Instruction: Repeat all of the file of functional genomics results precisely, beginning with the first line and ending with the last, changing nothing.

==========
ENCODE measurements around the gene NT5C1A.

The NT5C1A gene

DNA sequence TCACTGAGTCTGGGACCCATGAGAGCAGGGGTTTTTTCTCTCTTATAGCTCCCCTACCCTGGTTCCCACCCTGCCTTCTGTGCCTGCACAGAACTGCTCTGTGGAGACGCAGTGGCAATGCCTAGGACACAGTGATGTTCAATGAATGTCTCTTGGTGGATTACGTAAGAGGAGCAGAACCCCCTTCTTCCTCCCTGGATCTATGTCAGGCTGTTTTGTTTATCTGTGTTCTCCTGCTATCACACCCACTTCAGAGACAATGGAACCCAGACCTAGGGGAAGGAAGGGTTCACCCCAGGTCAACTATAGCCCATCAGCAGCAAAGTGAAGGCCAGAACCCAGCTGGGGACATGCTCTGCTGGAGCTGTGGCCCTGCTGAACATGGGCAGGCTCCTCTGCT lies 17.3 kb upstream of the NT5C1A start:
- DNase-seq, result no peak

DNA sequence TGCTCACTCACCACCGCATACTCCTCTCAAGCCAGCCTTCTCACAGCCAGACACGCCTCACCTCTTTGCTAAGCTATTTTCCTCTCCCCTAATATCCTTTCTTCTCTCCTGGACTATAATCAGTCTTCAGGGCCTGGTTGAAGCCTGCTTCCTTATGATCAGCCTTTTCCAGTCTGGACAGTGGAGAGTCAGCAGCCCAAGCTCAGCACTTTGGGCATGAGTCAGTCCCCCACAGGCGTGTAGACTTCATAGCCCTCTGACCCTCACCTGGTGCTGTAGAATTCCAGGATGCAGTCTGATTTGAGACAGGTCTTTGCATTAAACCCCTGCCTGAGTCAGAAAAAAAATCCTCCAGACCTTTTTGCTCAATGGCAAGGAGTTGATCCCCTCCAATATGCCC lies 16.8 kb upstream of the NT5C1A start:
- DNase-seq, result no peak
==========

ENCODE measurements around the gene NT5C1A.

The NT5C1A gene

DNA sequence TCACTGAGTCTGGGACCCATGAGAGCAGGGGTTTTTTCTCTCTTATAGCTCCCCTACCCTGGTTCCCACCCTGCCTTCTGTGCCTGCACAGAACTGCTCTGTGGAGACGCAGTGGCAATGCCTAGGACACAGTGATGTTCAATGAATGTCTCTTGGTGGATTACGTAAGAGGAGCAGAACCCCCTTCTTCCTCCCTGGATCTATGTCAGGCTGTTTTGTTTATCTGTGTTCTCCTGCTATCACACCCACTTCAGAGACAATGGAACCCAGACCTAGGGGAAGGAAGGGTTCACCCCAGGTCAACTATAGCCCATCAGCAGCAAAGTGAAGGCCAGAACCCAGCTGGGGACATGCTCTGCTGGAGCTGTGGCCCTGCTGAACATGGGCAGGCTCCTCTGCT lies 17.3 kb upstream of the NT5C1A start:
- DNase-seq, result no peak

DNA sequence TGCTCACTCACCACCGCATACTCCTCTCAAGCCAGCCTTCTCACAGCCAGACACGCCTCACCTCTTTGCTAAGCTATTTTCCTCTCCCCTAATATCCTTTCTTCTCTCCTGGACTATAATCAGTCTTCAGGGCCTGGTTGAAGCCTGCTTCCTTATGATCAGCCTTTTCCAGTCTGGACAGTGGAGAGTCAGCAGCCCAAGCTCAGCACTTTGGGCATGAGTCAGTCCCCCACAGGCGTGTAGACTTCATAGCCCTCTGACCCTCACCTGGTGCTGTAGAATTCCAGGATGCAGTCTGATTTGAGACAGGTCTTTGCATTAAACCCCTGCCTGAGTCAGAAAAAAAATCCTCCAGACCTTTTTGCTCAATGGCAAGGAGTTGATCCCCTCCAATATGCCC lies 16.8 kb upstream of the NT5C1A start:
- DNase-seq, result no peak